Everything But The Girl
Legendary producer Joe Boyd has something of a disciple in Everything But The Girl's Ben Watt. In the 1960s and '70s, Boyd worked with just about every significant British folk-rock artist of the era, from a vantage point at the head of Elektra's UK office. His promotion of alternative acoustic music created a movement, but he also delighted in electronics. Both Soft Machine and Pink Floyd benefited from his early patronage.
Some 25 years on, Ben Watt surveys a changed scene with equal enthusiasm for the acoustic and the electric. With a proud collection of vintage guitars, he'll also turn his hand to the Minimoog, if necessary, to flesh out the homespun songs he writes and sings with partner Tracey Thorn. And he'll happily blend contemporary production techniques such as looping with guest appearances by musicians once nursed by Boyd himself.
The evidence for all this is on Everything But The Girl's seventh album Amplified Heart, released on June 13. It's a good title: hearts and amplifiers - especially those favoured by Ben - both have valves. And gently beating at the core of the new album's sound is the rhythm section of Dave Mattacks and Danny Thompson, drums 'n' bass to folk royalty since Donovan was hip.
Add to this some guitar from Richard Thompson, plus the considerable coup of enticing string arranger Harry Robinson out of the woodwork for the first time since working with Nick Drake and Sandy Denny in the early '70s, and you have the spirit of Fairport Convention et al pretty much revived.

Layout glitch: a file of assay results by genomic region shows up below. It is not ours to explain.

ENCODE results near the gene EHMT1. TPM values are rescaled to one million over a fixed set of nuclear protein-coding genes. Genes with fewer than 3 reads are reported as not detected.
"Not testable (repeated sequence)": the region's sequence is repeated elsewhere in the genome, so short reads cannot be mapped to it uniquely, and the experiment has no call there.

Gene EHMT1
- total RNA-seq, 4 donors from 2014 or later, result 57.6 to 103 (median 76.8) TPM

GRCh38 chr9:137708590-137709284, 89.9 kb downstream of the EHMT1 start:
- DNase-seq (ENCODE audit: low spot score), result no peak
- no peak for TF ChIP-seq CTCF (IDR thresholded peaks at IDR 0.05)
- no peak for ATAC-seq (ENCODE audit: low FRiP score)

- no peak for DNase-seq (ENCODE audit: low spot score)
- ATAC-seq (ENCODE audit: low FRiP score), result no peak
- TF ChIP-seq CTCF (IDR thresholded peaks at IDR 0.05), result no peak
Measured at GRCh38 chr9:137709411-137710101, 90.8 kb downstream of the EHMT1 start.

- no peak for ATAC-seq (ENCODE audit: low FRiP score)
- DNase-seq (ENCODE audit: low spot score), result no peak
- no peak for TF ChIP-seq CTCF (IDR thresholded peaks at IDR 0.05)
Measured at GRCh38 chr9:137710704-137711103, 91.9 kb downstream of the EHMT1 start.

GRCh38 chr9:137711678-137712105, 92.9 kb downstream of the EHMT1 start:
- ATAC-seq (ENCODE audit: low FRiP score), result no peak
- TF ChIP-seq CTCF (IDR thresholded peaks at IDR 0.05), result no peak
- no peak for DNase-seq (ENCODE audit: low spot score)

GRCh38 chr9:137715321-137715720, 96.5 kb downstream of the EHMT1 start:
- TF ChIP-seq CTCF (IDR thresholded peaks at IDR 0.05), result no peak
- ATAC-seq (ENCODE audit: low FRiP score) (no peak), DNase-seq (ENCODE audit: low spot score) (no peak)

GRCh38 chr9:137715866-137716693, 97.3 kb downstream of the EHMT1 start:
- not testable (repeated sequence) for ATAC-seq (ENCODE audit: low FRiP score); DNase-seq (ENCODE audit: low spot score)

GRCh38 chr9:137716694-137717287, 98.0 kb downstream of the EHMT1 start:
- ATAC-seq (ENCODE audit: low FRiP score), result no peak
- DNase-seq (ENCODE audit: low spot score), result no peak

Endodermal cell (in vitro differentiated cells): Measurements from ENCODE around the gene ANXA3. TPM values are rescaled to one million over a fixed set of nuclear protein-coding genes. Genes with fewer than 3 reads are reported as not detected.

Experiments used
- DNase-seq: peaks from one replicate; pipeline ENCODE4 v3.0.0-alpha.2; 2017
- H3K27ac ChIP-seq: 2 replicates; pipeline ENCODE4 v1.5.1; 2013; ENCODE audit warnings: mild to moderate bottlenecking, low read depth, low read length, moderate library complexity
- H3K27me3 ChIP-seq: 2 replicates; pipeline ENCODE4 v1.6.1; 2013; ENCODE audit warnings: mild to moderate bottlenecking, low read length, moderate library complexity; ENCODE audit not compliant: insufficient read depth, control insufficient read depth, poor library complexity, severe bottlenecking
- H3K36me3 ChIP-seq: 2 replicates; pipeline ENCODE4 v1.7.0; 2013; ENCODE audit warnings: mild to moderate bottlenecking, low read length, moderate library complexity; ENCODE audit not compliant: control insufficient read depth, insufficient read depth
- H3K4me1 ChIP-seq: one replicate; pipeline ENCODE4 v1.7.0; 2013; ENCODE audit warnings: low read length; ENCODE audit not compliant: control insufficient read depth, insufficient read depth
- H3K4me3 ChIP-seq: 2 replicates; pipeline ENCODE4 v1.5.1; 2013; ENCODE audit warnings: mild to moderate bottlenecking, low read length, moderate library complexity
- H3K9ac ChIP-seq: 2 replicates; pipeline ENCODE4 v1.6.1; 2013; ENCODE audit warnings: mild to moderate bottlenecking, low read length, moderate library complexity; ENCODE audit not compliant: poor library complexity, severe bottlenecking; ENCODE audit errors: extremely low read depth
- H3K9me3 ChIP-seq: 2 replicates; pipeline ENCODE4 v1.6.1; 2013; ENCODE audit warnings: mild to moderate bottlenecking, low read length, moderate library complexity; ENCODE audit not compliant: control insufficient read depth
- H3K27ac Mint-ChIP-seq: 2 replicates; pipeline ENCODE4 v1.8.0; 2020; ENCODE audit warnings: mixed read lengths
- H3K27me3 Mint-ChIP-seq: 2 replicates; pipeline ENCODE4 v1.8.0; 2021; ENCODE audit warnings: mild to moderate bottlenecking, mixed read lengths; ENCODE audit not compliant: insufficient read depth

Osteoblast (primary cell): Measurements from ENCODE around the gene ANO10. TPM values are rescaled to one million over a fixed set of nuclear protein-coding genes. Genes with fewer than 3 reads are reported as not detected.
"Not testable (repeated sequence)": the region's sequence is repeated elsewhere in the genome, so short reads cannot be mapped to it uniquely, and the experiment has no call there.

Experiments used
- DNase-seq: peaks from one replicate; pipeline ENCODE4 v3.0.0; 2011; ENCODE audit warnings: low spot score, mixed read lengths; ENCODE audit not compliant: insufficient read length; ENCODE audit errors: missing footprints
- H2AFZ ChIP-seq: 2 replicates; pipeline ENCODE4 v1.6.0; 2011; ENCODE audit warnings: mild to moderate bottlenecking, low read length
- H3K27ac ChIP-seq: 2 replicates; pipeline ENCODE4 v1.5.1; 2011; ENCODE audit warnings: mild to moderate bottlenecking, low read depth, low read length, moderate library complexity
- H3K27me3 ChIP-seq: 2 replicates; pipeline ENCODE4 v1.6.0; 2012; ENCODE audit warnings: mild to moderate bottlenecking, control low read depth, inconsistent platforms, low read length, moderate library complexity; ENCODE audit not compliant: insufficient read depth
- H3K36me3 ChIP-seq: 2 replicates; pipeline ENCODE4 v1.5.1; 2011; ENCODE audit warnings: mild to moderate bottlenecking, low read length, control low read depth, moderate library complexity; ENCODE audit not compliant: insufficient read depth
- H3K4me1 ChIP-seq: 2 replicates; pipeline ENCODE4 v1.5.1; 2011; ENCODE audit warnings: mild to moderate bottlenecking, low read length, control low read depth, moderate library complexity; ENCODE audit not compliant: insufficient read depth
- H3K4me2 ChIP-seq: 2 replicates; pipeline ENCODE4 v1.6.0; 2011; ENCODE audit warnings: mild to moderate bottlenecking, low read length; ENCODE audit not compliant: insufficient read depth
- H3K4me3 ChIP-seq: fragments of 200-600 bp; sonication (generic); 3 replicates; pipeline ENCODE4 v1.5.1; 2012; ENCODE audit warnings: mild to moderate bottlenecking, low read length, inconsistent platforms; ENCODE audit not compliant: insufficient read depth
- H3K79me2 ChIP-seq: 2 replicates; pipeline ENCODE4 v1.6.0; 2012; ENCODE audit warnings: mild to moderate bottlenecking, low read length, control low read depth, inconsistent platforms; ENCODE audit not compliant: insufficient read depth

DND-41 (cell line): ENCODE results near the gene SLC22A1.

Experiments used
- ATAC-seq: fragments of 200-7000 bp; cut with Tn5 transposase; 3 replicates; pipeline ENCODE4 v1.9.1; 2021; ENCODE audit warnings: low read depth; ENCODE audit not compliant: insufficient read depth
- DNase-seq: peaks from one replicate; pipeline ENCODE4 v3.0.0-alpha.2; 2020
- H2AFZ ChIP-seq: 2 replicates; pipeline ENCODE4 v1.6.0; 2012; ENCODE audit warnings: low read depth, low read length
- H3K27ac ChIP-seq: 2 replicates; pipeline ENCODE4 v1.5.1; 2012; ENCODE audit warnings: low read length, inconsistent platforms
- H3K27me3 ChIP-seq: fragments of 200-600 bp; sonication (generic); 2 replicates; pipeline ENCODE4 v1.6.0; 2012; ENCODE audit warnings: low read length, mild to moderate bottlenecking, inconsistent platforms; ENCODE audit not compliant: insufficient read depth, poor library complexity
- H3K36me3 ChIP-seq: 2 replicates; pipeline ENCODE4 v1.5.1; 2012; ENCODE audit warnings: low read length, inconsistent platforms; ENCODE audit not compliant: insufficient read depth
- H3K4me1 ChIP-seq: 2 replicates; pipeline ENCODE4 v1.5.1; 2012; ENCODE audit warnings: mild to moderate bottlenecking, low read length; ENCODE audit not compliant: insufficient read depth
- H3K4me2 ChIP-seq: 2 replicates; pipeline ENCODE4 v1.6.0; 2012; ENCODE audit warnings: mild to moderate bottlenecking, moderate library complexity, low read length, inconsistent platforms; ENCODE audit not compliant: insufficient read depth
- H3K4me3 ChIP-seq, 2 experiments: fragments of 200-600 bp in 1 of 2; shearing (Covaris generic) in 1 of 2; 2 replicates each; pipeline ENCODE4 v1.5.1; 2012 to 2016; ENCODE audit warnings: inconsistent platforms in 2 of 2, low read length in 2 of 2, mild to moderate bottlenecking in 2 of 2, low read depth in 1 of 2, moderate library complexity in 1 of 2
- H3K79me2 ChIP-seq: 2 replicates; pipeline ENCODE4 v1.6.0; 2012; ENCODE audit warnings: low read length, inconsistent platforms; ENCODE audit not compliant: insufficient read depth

The recording demanded only a few sessions; capturing a vivid and intimate electroacoustic performance was paramount. But, like Boyd, Watt is not engaged in an exercise in pure nostalgia. Three of the songs on Amplified Heart are co-produced with John Coxon, whose grooves are to be found on dance records by Shara Nelson and Pooka.
It's the latest in a catalogue of varied production techniques adopted in loving detail by Watt and Thorn. 1984's debut Eden captured the laid-back latin vibes of London's street-smart jazz scene. By 1986, Ben was scoring for a big, MOR-style pop orchestra on Baby The Stars Shine Bright. A drum machine and sequenced bass underpinned 1988's Idlewild. And in 1990, the cream of US session musicians created a sassy, urban backdrop to The Language Of Love.
In a concert theatre, you will get a simple, acoustic duo performance from Everything But The Girl. But on record, you never know quite how Ben Watt will amplify the heart of the music next...
News by Phil Ward
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